About the Author
Judy Blume spent her childhood in Elizabeth, New Jersey making up stories inside her head. She has spent her adult years in many places doing the same thing, only now she writes her stories down on paper. Adults as well as children will recognize such Blume titles as Are You There God? It’s Me, Margaret; Blubber; Just as Long as We’re Together and the five book series about the irrepressible Fudge, beginning with Tales of a Fourth Grade Nothing. Judy has also written novels for adults that include Wifey, Smart Women, Summer Sisters and her most recent In the Unlikely Event, all of them New York Times bestsellers.
Together, her 29 books have sold more than 90 million copies in 32 languages, and have been a touchstone for countless young readers, many of whom have been inspired, as grownups, to write their own books. Judy’s knowing voice and honesty come with a price: the American Library Association has consistently placed Blume at or near the top of its list of authors most frequently banned. In turn, she has championed intellectual freedom by working diligently with the National Coalition Against Censorship (NCAC) to support teachers and librarians who fight to keep challenged books on their shelves.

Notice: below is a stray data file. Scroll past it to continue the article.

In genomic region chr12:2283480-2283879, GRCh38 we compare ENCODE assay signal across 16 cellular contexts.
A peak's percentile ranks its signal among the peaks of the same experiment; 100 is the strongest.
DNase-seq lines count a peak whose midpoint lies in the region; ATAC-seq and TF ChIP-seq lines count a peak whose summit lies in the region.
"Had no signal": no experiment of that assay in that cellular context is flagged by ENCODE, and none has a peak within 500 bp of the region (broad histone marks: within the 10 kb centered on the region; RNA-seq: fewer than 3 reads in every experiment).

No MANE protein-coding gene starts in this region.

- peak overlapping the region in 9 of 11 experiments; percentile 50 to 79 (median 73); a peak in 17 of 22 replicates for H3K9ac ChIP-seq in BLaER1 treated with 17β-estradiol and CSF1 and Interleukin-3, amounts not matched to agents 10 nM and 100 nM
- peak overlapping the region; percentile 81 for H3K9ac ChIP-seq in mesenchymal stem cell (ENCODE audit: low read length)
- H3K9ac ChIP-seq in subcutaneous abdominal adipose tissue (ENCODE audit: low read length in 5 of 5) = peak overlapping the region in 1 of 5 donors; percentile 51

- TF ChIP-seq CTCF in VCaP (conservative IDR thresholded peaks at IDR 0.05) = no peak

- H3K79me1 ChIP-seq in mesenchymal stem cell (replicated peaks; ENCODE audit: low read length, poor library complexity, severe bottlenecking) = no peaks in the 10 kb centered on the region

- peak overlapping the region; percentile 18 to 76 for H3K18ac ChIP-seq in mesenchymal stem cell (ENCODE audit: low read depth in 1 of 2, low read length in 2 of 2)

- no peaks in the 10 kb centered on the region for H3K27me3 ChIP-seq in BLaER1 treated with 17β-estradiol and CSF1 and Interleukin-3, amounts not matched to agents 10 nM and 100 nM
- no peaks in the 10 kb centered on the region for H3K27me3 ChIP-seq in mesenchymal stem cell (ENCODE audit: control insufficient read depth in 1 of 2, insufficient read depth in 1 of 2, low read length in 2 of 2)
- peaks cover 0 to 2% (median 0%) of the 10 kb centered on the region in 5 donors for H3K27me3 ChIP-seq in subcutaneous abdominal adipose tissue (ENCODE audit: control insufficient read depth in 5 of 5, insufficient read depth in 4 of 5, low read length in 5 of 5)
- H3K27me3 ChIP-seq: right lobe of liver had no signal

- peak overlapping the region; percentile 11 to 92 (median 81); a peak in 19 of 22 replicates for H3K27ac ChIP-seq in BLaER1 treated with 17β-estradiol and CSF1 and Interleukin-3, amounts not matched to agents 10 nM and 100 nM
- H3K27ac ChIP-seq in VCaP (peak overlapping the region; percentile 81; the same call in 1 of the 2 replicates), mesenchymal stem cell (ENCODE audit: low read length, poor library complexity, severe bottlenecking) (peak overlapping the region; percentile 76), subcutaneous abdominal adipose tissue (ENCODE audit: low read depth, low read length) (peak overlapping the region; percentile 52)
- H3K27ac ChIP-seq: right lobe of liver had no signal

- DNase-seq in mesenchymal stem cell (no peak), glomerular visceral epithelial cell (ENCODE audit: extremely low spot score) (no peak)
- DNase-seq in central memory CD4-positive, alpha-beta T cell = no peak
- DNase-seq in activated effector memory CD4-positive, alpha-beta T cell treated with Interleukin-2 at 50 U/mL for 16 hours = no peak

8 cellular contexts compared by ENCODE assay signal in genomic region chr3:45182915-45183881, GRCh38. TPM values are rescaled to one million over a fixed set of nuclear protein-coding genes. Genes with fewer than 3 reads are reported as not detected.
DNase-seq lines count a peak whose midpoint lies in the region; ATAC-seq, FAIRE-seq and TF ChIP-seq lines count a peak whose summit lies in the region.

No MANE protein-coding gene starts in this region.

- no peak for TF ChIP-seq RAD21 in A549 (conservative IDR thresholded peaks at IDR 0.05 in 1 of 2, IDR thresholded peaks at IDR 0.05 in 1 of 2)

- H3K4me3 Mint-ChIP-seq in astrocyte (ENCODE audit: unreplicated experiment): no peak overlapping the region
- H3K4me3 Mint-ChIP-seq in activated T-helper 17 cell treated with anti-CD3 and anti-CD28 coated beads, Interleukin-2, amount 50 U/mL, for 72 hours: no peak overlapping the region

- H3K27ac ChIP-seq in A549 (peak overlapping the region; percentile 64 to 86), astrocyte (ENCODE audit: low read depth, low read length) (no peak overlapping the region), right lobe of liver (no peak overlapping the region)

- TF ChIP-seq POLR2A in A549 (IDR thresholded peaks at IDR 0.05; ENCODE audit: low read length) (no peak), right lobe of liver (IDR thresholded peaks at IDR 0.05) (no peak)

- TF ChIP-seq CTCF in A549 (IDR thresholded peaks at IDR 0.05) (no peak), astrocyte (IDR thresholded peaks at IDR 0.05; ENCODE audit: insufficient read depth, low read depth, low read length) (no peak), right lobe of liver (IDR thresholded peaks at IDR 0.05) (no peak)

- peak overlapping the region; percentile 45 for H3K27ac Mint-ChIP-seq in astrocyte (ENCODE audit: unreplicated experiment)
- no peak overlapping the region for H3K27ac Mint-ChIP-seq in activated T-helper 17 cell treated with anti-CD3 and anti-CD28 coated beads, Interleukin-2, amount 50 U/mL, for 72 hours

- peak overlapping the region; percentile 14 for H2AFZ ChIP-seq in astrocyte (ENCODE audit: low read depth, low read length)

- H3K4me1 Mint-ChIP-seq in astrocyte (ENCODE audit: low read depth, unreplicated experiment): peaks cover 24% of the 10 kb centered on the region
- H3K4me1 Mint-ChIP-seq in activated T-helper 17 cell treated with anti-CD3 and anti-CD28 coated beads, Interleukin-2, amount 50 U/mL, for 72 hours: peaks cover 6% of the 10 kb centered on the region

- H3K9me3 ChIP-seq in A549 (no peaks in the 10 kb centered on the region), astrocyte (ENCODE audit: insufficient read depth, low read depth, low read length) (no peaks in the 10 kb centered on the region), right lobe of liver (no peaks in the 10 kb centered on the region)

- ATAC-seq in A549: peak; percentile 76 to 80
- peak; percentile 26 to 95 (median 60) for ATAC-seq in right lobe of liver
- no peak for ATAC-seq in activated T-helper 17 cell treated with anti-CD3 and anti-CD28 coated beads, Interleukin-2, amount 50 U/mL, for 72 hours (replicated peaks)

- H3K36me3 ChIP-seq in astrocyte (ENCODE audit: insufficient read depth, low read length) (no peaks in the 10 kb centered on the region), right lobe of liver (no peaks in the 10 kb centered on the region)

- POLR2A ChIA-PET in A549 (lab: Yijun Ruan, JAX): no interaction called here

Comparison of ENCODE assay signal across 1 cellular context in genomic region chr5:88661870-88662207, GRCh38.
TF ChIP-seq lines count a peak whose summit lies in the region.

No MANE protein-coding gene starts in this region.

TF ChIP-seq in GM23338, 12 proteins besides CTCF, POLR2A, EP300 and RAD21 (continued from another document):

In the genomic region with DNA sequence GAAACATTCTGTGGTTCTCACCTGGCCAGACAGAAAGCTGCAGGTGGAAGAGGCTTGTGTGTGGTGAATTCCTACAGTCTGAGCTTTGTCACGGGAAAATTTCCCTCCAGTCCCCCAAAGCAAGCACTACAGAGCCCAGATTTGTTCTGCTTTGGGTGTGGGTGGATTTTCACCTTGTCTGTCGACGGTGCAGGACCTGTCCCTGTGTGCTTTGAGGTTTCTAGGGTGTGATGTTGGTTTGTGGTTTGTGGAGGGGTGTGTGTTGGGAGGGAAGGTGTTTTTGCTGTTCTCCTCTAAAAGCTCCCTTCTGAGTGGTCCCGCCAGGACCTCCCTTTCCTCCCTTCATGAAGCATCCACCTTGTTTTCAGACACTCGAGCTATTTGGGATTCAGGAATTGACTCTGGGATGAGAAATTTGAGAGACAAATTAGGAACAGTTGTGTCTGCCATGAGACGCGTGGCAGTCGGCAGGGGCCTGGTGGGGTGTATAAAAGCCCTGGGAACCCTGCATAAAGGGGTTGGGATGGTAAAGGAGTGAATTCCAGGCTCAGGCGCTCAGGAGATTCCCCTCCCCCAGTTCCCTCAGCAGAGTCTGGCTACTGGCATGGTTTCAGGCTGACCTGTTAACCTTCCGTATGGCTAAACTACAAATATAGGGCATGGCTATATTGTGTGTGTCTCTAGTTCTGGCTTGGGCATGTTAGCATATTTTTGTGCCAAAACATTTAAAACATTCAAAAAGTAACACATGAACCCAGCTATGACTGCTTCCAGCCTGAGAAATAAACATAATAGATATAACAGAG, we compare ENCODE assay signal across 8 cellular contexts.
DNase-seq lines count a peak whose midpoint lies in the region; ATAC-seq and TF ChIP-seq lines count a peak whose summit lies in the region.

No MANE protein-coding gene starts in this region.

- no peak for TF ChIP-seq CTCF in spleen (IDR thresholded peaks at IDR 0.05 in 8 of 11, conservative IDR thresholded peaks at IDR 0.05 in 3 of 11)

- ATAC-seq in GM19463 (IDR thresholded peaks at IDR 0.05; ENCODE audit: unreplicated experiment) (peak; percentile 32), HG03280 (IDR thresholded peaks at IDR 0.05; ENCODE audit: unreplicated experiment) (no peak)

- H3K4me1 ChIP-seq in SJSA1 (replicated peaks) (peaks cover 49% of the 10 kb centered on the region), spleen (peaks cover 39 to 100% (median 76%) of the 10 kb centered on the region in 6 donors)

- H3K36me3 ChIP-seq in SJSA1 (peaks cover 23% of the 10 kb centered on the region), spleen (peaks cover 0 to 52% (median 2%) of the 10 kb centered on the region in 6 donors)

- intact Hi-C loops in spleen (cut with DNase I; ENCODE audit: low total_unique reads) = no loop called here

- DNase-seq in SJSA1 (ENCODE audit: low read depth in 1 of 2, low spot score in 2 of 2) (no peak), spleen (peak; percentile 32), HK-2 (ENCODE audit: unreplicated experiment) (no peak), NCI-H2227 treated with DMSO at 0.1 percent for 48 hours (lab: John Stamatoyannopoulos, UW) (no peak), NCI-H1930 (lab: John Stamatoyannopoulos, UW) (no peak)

In 2009, the NCAC honored and paid tribute to Blume’s longstanding defense of free speech and her courageous battles against all kinds of censorship. She was awarded the National Book Foundation Medal for Distinguished Contribution to American Letters in 2004 and the Library of Congress’ Living Legends award in 2000. Judy is also the recipient of the 2017 E. B White Award from the American Academy of Arts and Letters as well as the 2018 Carl Sandburg Literary Award from the Chicago Public Library Foundation. In 2020, Judy was honored by the Authors Guild Foundation for Distinguished Service to the Literary Community. And, in 2021, Yale University conferred a Doctor of Letters honorary degree to Judy.